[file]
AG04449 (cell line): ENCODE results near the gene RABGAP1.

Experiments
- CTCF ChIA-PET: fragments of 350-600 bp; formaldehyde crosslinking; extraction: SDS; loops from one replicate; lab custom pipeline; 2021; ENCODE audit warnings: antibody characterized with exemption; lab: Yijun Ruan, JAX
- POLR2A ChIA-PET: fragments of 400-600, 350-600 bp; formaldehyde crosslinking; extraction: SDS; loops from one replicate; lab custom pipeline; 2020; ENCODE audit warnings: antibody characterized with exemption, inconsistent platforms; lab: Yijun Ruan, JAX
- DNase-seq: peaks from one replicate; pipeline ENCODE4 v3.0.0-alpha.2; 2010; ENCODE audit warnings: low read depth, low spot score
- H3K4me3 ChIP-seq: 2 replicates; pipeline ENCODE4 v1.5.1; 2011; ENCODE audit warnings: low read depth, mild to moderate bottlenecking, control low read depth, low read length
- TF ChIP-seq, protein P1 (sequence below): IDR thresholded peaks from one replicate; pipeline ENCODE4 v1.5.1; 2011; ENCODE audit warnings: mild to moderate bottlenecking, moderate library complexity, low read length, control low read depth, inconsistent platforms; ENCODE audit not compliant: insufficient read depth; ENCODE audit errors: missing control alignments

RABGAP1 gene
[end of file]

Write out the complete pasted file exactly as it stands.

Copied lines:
AG04449 (cell line): ENCODE results near the gene RABGAP1.

Experiments
- CTCF ChIA-PET: fragments of 350-600 bp; formaldehyde crosslinking; extraction: SDS; loops from one replicate; lab custom pipeline; 2021; ENCODE audit warnings: antibody characterized with exemption; lab: Yijun Ruan, JAX
- POLR2A ChIA-PET: fragments of 400-600, 350-600 bp; formaldehyde crosslinking; extraction: SDS; loops from one replicate; lab custom pipeline; 2020; ENCODE audit warnings: antibody characterized with exemption, inconsistent platforms; lab: Yijun Ruan, JAX
- DNase-seq: peaks from one replicate; pipeline ENCODE4 v3.0.0-alpha.2; 2010; ENCODE audit warnings: low read depth, low spot score
- H3K4me3 ChIP-seq: 2 replicates; pipeline ENCODE4 v1.5.1; 2011; ENCODE audit warnings: low read depth, mild to moderate bottlenecking, control low read depth, low read length
- TF ChIP-seq, protein P1 (sequence below): IDR thresholded peaks from one replicate; pipeline ENCODE4 v1.5.1; 2011; ENCODE audit warnings: mild to moderate bottlenecking, moderate library complexity, low read length, control low read depth, inconsistent platforms; ENCODE audit not compliant: insufficient read depth; ENCODE audit errors: missing control alignments

RABGAP1 gene